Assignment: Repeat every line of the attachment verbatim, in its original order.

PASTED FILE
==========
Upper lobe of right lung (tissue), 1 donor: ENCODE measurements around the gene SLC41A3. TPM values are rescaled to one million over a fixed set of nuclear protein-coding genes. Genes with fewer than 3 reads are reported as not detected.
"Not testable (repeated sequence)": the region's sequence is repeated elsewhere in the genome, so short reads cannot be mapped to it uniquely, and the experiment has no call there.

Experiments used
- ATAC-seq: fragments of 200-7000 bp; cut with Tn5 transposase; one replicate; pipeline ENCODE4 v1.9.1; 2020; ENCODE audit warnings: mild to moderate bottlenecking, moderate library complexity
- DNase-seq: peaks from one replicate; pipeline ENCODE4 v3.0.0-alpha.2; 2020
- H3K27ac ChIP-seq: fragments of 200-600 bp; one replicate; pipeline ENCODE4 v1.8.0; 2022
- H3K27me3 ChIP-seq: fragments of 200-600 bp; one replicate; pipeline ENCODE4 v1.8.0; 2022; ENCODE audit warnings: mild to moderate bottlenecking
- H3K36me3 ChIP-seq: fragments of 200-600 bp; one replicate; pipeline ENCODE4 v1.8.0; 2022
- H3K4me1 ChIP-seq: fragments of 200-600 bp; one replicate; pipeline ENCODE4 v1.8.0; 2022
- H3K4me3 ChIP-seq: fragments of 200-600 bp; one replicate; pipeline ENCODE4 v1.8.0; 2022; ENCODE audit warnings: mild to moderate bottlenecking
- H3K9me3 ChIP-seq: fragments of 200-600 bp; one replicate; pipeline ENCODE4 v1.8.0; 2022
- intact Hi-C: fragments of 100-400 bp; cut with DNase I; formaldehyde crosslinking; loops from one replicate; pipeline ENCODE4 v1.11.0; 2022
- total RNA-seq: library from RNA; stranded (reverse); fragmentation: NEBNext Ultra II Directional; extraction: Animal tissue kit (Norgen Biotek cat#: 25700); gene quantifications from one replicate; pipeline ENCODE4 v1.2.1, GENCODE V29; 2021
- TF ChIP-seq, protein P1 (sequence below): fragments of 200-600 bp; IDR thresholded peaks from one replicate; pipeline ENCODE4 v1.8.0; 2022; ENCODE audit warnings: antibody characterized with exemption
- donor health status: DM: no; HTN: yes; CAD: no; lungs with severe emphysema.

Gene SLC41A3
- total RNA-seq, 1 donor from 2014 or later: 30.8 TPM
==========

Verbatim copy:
Upper lobe of right lung (tissue), 1 donor: ENCODE measurements around the gene SLC41A3. TPM values are rescaled to one million over a fixed set of nuclear protein-coding genes. Genes with fewer than 3 reads are reported as not detected.
"Not testable (repeated sequence)": the region's sequence is repeated elsewhere in the genome, so short reads cannot be mapped to it uniquely, and the experiment has no call there.

Experiments used
- ATAC-seq: fragments of 200-7000 bp; cut with Tn5 transposase; one replicate; pipeline ENCODE4 v1.9.1; 2020; ENCODE audit warnings: mild to moderate bottlenecking, moderate library complexity
- DNase-seq: peaks from one replicate; pipeline ENCODE4 v3.0.0-alpha.2; 2020
- H3K27ac ChIP-seq: fragments of 200-600 bp; one replicate; pipeline ENCODE4 v1.8.0; 2022
- H3K27me3 ChIP-seq: fragments of 200-600 bp; one replicate; pipeline ENCODE4 v1.8.0; 2022; ENCODE audit warnings: mild to moderate bottlenecking
- H3K36me3 ChIP-seq: fragments of 200-600 bp; one replicate; pipeline ENCODE4 v1.8.0; 2022
- H3K4me1 ChIP-seq: fragments of 200-600 bp; one replicate; pipeline ENCODE4 v1.8.0; 2022
- H3K4me3 ChIP-seq: fragments of 200-600 bp; one replicate; pipeline ENCODE4 v1.8.0; 2022; ENCODE audit warnings: mild to moderate bottlenecking
- H3K9me3 ChIP-seq: fragments of 200-600 bp; one replicate; pipeline ENCODE4 v1.8.0; 2022
- intact Hi-C: fragments of 100-400 bp; cut with DNase I; formaldehyde crosslinking; loops from one replicate; pipeline ENCODE4 v1.11.0; 2022
- total RNA-seq: library from RNA; stranded (reverse); fragmentation: NEBNext Ultra II Directional; extraction: Animal tissue kit (Norgen Biotek cat#: 25700); gene quantifications from one replicate; pipeline ENCODE4 v1.2.1, GENCODE V29; 2021
- TF ChIP-seq, protein P1 (sequence below): fragments of 200-600 bp; IDR thresholded peaks from one replicate; pipeline ENCODE4 v1.8.0; 2022; ENCODE audit warnings: antibody characterized with exemption
- donor health status: DM: no; HTN: yes; CAD: no; lungs with severe emphysema.

Gene SLC41A3
- total RNA-seq, 1 donor from 2014 or later: 30.8 TPM